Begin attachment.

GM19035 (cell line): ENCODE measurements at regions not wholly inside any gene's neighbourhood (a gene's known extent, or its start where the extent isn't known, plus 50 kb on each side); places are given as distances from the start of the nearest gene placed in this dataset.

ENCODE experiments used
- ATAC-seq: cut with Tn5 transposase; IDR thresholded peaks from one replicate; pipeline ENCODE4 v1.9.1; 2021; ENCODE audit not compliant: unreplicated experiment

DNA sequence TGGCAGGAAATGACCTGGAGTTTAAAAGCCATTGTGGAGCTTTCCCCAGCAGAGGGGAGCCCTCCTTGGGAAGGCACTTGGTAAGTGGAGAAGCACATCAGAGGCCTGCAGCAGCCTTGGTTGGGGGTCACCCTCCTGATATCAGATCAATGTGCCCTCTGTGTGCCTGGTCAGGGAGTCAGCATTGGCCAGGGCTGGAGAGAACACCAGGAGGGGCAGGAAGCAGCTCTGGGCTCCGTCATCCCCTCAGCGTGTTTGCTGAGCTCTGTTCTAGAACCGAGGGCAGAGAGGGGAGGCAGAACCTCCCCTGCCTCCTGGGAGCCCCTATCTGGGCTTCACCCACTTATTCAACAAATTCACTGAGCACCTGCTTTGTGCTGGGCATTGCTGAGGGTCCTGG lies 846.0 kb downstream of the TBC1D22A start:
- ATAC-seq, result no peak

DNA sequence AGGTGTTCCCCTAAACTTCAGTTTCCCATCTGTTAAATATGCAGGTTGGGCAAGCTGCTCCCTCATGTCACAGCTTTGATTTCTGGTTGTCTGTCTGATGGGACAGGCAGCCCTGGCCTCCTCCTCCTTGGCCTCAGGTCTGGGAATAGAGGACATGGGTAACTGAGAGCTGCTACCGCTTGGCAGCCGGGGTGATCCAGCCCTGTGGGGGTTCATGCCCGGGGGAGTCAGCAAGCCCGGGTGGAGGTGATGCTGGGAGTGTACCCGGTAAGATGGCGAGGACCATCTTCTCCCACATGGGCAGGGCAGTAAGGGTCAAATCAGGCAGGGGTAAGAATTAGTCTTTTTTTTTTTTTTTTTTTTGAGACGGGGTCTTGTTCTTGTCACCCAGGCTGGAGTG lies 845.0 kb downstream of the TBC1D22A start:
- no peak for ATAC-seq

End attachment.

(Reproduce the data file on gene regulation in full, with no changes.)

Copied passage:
GM19035 (cell line): ENCODE measurements at regions not wholly inside any gene's neighbourhood (a gene's known extent, or its start where the extent isn't known, plus 50 kb on each side); places are given as distances from the start of the nearest gene placed in this dataset.

ENCODE experiments used
- ATAC-seq: cut with Tn5 transposase; IDR thresholded peaks from one replicate; pipeline ENCODE4 v1.9.1; 2021; ENCODE audit not compliant: unreplicated experiment

DNA sequence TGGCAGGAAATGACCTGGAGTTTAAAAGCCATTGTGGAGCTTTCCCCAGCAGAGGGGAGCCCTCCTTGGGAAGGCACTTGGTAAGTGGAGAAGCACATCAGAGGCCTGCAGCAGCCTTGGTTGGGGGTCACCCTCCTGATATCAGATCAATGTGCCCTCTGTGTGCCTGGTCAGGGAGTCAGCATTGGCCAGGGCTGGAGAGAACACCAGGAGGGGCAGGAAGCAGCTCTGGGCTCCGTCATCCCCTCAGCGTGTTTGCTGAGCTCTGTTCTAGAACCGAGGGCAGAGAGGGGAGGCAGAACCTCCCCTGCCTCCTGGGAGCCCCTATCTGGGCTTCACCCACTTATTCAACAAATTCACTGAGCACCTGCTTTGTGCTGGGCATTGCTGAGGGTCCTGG lies 846.0 kb downstream of the TBC1D22A start:
- ATAC-seq, result no peak

DNA sequence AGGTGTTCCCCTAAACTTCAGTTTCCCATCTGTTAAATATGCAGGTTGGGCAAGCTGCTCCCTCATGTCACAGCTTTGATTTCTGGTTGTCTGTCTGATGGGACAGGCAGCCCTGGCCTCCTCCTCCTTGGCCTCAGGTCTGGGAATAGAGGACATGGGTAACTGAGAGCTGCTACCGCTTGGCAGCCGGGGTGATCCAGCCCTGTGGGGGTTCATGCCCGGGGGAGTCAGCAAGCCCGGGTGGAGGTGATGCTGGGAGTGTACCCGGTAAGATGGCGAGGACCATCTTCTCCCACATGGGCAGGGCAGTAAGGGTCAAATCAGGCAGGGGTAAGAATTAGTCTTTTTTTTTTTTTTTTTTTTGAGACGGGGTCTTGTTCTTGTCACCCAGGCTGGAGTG lies 845.0 kb downstream of the TBC1D22A start:
- no peak for ATAC-seq